Although that's considered state of the art, most experts agree even that isn't a 100 percent guarantee against contamination. Liners can rip.
"There's always a risk," said Susan Metcalfe, the county's director of solid waste.
That's why the unlined section, the old landfill, presents a particular risk.
To measure that threat, the site is surrounded by 11 test wells that allow regular monitoring of groundwater to detect any pollution coming from the landfill. Groundwater in the area flows from east to west.
The contaminants have shown up in the two wells west of the old landfill.
They include vinyl chloride, a byproduct from the breakdown of some solvents, and benzene, an ingredient in gasoline.
The vinyl chloride was at three times the state's allowed maximum of 1 milligram per liter, while the benzene was at that limit.
The state limit is based on safe drinking water standards. However, water-quality testing is generally done on wells a quarter-mile to a half-mile from suspected contamination, and there are none that close to the landfill.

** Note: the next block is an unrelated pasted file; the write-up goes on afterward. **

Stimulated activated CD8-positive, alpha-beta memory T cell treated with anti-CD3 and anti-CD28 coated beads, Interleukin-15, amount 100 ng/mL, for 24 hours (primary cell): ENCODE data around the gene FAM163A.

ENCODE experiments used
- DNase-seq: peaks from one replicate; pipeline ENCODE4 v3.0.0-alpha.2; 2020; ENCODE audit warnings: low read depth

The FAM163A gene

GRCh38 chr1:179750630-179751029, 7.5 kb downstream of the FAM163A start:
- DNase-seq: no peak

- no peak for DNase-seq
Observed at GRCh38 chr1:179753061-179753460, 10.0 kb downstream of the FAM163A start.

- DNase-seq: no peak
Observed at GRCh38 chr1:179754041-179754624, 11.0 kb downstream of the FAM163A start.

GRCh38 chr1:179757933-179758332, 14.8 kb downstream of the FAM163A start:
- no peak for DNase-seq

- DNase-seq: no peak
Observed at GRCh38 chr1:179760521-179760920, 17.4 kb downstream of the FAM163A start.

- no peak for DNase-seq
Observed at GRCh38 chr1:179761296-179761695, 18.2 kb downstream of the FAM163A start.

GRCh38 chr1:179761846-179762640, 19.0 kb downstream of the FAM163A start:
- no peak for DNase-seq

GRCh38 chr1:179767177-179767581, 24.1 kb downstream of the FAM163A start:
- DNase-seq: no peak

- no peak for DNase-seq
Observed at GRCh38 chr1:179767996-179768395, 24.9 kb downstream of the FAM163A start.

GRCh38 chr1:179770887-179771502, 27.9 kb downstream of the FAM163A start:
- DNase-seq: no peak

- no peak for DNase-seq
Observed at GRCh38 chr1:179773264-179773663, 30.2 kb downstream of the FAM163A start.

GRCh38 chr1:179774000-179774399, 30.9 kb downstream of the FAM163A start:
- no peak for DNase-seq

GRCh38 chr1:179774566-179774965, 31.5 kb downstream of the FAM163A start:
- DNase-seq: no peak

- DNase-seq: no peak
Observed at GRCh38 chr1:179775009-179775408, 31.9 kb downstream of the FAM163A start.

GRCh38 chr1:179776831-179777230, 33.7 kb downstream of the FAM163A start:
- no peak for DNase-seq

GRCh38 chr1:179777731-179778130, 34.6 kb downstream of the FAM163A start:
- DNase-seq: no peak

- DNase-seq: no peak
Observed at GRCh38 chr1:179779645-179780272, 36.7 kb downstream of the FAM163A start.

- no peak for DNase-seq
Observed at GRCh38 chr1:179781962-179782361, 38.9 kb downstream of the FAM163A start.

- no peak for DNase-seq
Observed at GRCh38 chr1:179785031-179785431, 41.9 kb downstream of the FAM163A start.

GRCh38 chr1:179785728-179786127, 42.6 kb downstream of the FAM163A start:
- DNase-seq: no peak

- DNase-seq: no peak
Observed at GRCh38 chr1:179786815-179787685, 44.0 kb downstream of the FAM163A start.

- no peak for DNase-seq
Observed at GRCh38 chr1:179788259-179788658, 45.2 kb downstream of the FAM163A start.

Similar contaminants also have shown up in about 10 other landfills overseen by the Tampa office of the state Department of Environmental Protection. Some have been at lesser concentrations and some were higher, said Amram, the DEP geologist.
The state can require polluters to pump contaminants from underground, but that generally doesn't happen unless concentrations of hundreds of milligrams per liter are detected, Metcalfe said.
If the concentrations in the Citrus landfill don't rise above current levels, the state will probably not require a cleanup, agreed Amram. "The concentrations they have now (are so low they) probably couldn't be cleaned up," because the technology isn't available, she said.